Titan Comics

Writer: Paul Cornell

Artist: Neil Edwards

Colorist: Ivan Nunes

 

First off let me say that I’ve tried to keep spoilers to a minimum. However, to talk about the entire miniseries I’ve had to mention certain important plot points including the main villain

I’ve been a fan of the TV version of Doctor Who for years, but this series is my first time delving into the comic book side of the universe. The Four Doctors is a five part miniseries published by Titan Comics. Not only does it include four doctors (with a surprising appearance by a fifth doctor at the end), it is also a crossover between three of Titan’s ongoing Doctor Who series: The Tenth Doctor, The Eleventh Doctor, and The Twelfth Doctor. You can guess three of the doctors featured in this miniseries from those titles. The fourth is the War Doctor from Day of the Doctor.

 

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The story begins with a bang–literally, as a Dalek ship falls out of the sky and crashes in a beautifully drawn sequence. This is a flashback to the Time War. The War Doctor is on the planet Marinus with a species called the Voord, allies of the Time Lords in their fight against the Daleks. The Time War, while being horrifically destructive, has also benefited the Voord. They have evolved due to the Time Lords mucking about with time and have gained power. While they fight with the Time Lords, they’re afraid of what their victory will entail–namely that the Time Lords will fix the timelines causing the Voord to revert back to what they were. This fear will become crucial to the later plot.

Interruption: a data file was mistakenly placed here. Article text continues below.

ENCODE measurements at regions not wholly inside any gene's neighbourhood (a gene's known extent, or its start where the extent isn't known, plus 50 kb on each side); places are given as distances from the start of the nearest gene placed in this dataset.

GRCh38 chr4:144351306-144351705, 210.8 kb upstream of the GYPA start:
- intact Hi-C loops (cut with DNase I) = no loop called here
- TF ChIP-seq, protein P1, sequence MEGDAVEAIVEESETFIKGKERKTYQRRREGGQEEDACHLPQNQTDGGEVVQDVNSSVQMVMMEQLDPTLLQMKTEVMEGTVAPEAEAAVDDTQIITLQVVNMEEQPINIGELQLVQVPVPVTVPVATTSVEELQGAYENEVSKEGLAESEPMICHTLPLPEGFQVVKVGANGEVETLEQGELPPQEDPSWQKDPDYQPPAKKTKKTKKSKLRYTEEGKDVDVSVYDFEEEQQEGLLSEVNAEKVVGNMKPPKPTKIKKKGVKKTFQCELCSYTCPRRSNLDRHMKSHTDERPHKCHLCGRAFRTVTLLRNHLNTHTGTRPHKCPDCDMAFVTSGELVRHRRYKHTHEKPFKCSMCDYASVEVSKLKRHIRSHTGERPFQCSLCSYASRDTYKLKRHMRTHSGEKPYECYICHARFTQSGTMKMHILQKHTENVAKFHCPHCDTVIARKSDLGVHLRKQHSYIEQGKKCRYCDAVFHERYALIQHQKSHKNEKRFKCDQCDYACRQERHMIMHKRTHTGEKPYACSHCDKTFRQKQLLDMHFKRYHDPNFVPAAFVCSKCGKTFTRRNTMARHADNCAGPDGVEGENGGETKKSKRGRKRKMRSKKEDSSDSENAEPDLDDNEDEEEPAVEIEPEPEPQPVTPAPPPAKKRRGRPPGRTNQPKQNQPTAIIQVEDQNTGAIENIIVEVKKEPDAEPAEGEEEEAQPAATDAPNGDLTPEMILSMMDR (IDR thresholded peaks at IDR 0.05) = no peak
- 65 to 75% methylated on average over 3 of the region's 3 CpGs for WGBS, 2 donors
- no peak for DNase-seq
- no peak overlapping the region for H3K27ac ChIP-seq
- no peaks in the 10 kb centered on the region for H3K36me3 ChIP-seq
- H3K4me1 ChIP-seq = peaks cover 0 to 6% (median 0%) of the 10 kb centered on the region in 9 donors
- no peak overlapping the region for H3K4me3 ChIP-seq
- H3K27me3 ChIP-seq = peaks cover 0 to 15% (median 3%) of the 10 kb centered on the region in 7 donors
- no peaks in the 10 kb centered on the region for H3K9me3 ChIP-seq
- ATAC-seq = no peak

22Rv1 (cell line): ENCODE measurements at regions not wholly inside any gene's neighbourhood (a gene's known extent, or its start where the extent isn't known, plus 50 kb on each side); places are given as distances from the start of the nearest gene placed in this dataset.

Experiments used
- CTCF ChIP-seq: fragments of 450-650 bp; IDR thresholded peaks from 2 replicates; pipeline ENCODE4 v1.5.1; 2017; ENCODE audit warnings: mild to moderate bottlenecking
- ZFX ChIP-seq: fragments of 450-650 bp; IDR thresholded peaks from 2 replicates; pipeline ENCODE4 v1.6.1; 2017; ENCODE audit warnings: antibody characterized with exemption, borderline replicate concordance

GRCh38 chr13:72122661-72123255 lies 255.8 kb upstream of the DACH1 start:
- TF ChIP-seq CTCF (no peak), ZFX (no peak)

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Flash to Paris, 1923. Clara has a hastily put together plan to stop the end of the universe. She leaves the Doctor in the Tardis and meets up with the companions of Ten and Eleven. These aren’t the companions you’re used to from the show. Ten is traveling with Gabby Gonzalez and Eleven is traveling with Alice Obiefune. Clara tries to convince them to keep their doctors from ever going to Marinus. Why Marinus?

 

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While visiting a jungle planet, she accessed a computer in the Museum of Terrible Fates. Of course, she looks up the Doctor and learns that the three doctors will meet on Marinus. All timelines diverging from this event lead to certain doom. Clara, Alice, and Gabby agree to do everything possible to keep this fateful meeting from happening. Since this is a five part story, we can all assume they failed. The doctors burst into the cafe, causing a paradox in a fixed point in time which draws the wrath of the reapers.

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Ignoring all reason and good sense, the doctors end up on Marinus,  intending to stop whatever is going to happen. As Ten says, the doctor doesn’t live in fear. Once again, their plan doesn’t quite pan out and events end up happening exactly as they were fated to. A continuity bomb explodes, sending all of our characters into alternate timelines changed by a single decision made by the Doctor. In the first timeline, they watch in horror and shock as a previous self-sacrificing act made by the Doctor instead plays out as a moment of ultimate selfishness. Alice’s voiceover hovers over the scene, theorizing on the disconnect between what is essentially the same man in different forms:

“Maybe that’s why Time Lords change. So if they suffer guilt or grief they can become someone else. And they still remember it, only maybe it’s like it happened to someone else?”